On May 25th, 2020, a Minneapolis police officer subdued a suspected forger by placing his knee on the suspect’s neck for nine minutes and 29 seconds. The encounter was filmed and wildly disseminated. The suspect died as a result of several factors, including the officer’s use of excessive force. The officer was subsequently arrested, tried, and convicted of murder. By now, virtually every engaged American knows the story of George Floyd. Beyond the specific facts of the incident, history will place far greater emphasis on what transpired after his death.
The incident, along with constant broadcasting of that disturbing footage by the media, set off a firestorm of protests and riots and a national dialogue—monologue, really—about race and policing. When Christopher Caldwell wrote his penetrating history of the civil rights movement, The Age of Entitlement: America Since the Sixties, he probably did not imagine that, only four months after the book’s appearance, race would become the primary focus of cultural thought, political discourse, and public policy, consuming every major facet of American life, including sports, music, school curricula, police practices, corporate boardrooms, and Congress.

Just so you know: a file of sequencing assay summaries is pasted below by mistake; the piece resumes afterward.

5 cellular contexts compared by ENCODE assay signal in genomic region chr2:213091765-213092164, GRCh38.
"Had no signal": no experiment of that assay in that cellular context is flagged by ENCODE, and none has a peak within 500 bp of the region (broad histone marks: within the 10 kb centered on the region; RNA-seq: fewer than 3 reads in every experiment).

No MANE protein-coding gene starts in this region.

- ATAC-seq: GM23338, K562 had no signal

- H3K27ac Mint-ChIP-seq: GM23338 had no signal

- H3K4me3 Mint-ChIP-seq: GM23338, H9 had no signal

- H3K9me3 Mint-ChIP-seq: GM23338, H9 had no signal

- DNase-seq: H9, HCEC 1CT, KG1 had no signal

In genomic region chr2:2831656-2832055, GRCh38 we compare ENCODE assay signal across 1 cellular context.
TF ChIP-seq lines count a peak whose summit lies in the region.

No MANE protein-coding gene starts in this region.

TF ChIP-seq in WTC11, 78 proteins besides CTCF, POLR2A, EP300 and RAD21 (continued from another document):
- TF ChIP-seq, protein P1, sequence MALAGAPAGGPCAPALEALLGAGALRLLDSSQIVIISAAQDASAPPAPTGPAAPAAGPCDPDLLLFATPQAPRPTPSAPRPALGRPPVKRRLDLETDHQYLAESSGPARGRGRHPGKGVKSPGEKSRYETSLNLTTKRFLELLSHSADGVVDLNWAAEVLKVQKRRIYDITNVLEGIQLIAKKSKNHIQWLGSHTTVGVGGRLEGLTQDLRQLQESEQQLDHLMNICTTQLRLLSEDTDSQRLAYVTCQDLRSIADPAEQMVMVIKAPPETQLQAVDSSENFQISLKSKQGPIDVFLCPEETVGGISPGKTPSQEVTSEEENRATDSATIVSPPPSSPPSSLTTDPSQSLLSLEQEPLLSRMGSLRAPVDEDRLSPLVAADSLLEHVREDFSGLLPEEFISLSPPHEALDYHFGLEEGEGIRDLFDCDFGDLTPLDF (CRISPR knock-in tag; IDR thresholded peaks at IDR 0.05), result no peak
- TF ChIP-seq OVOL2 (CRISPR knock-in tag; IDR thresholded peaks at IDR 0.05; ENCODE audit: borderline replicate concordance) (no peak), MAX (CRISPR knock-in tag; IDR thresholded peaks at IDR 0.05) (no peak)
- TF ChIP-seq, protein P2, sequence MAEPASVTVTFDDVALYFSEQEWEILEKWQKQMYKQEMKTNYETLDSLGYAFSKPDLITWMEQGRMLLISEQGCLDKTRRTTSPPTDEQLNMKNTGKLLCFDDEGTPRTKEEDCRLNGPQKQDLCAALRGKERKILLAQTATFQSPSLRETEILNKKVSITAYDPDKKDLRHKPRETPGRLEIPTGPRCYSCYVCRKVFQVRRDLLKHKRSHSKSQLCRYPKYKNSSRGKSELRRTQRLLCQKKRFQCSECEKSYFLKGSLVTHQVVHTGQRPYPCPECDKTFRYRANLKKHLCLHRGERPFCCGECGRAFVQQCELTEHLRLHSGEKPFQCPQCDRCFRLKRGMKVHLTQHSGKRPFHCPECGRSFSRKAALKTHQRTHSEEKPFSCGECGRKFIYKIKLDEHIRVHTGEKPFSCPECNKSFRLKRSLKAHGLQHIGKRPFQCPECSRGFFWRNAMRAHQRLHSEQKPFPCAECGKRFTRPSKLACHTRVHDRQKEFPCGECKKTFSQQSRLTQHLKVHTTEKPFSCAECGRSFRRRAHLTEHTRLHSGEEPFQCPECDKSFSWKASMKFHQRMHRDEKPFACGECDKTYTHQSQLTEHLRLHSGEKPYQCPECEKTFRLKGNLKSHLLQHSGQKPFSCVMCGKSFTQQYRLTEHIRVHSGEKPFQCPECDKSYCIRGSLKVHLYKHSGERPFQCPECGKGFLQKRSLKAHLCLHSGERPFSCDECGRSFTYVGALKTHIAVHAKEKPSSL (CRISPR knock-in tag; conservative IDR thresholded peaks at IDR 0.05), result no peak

The New York Times took the opportunity to double-down on its discredited 1619 Project. Amazon Prime felt compelled to remind me that “Black Lives Matter” as I content-surfed. Corporations rushed to create vaguely defined diversity and inclusion officers. And the current Vice President of the United States was selected on the basis of her race (and sex) rather than any particular virtue or ability or even the pragmatic need for the ticket to carry her home state of California. Whatever one’s view of this regime, its successes have been extraordinary.
Categories: Culture Wars/Current Controversies